Back in Akureyri
I'm back in Akureyri now after flying back from the UK on Wednesday. Andrea is staying with her mum in Leeds until her father's funeral next friday. John and Cind are due to fly into Akureyri tonight and then we're going to sail around to the Western Fjords and the small town of Isafjorder. The plan is that we'll all leave Saxon Blue there while we return to the UK again. After the funeral, I'll come back and sail over to Greenland with Richard and Jamie (and Kali, of course) and Andrea will join us there.
It's a lot of flying backwards and forwards but, in the end, it shouldn't put us behind by much as Isafjorder isn't much further away from Greenland than Reykjavik. Andrea is bearing up well, as are the rest of the family. It's a very sad time and I'm glad that John and Cind are coming as I could really do with some company. I've got used to being with Andrea every day and I'm missing her very much.
It's the National Holiday in Iceland today - celebrating the birthday of the man who told the Danes to take a running jump, or so I've been told. This means that the lads have got the truly monster trucks out and last night was punctuated by the sound of tyres squealing and engines revving. In Iceland, you have to buy the most massive set of tyres you can and then jack up your suspension so the truck sits wobbling on the top. These tyres also have to stick out the sides of the truck so you then get some extended wheel arches which almost - but not quite - cover them up. In a country where it's illegal to actually drive off-road, this seems a bit crazy. I know they've got a lot of gravel roads but traction's not an issue on them and I always thought narrow tyres were better in snow. Still, it does look well hard.
There was a parade through town this afternoon, led by what I think were the local Scouts as they were in uniform but Iceland has no army. After that, there was a big party in the town square. I listened to a very rousing male-voice choir and some less talented Karaoke which is still going on.
Saxon Blue is still being buffeted by the constant waves in this most windy fjord. It blows strongly up the fjord, then goes still only to resume again from the opposite direction a few minutes later. I think Kali has been driven almost insane by the constant noise over the last few days.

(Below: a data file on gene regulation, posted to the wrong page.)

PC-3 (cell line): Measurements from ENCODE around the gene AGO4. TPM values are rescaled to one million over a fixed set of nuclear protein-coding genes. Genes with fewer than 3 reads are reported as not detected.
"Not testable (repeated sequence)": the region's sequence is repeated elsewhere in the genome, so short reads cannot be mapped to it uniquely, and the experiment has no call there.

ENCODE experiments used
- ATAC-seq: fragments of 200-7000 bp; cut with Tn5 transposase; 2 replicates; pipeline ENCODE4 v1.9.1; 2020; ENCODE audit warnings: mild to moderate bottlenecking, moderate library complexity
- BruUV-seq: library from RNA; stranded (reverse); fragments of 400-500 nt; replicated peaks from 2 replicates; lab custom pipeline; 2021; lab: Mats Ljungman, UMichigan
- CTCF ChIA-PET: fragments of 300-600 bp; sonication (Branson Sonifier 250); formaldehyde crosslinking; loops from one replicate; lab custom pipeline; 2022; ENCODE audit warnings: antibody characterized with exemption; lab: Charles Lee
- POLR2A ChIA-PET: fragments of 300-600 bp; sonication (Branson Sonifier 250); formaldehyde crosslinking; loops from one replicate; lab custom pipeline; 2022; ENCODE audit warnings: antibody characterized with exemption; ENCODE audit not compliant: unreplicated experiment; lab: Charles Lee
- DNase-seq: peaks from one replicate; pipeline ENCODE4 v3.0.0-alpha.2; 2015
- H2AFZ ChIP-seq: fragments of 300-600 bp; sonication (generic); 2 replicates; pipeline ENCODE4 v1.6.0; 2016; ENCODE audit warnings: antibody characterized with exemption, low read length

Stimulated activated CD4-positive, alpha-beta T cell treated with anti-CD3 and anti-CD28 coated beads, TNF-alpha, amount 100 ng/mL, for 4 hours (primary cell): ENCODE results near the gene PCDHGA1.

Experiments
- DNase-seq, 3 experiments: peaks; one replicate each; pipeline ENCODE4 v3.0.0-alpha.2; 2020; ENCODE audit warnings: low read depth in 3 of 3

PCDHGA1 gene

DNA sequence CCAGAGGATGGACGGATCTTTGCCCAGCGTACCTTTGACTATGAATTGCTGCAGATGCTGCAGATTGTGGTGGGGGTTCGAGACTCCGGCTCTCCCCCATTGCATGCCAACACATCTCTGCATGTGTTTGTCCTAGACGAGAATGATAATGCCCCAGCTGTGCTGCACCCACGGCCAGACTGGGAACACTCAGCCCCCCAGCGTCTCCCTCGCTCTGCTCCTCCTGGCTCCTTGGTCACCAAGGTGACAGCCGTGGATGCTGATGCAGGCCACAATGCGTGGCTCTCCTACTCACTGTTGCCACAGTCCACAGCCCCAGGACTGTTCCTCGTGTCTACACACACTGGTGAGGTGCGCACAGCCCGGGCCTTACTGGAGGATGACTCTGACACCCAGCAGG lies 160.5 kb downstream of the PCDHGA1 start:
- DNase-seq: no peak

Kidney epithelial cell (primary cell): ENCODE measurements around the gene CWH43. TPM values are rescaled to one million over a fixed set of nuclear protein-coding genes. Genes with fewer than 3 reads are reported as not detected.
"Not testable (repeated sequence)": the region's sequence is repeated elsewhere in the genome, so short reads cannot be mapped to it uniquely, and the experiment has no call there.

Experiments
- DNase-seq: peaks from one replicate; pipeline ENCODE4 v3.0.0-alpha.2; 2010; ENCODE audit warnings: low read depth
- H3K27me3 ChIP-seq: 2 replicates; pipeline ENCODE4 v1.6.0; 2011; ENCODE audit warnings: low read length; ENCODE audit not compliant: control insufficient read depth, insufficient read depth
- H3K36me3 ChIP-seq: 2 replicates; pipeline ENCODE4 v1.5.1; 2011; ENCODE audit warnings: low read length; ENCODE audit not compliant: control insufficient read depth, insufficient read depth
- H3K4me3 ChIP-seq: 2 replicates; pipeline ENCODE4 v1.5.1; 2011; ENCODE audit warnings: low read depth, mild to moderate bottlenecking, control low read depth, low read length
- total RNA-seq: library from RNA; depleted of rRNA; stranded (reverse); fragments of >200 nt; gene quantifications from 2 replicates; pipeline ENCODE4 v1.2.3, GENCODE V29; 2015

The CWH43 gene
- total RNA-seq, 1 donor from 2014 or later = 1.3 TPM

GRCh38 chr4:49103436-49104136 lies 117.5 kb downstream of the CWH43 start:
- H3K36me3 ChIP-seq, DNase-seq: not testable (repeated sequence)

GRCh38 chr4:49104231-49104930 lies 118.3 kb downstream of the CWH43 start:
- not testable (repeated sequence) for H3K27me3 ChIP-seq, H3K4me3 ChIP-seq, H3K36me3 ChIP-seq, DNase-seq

As I walked back to the boat from the airport last night, I could see our mast from a long way away - only it wasn't our mast! Honestly, you leave someone alone with the boat for a few days and she goes and lets a bigger boat come in. The new boat is also from the UK. It's a sistership to Big Spirit, the orange boat that was our neighbour in Ocean Village for so many months. I've not spoken to them yet as I think they're in town partying but Kali has already said "hello".
The trip back from Leeds to Akureyri yesterday was one of startling contrasts. Taking the train down the East coast, I could really appreciate just how fertile and mature the English coutryside is. Every nook and cranny has some lush plants and is fenced and owned. Flying back over Iceland, you realise how new everything is. The lava is just lying on the surface with its fissures and tangled shapes. There hasn't been time for it to get eroded, let alone covered by soil. Both landscapes are beautiful in their own right and it's hard to credit that they exist on the same planet, let alone as close to each other as they are. And there are the same funny old people, doing the same funny old things to make their lives work.
We're planning on heading back up the fjord tomorrow to an old Herring fishing port just to the West so it'll be great to be underway again. Let's hope Saxon Blue remembers how to sail because I think the crew will have forgotten.
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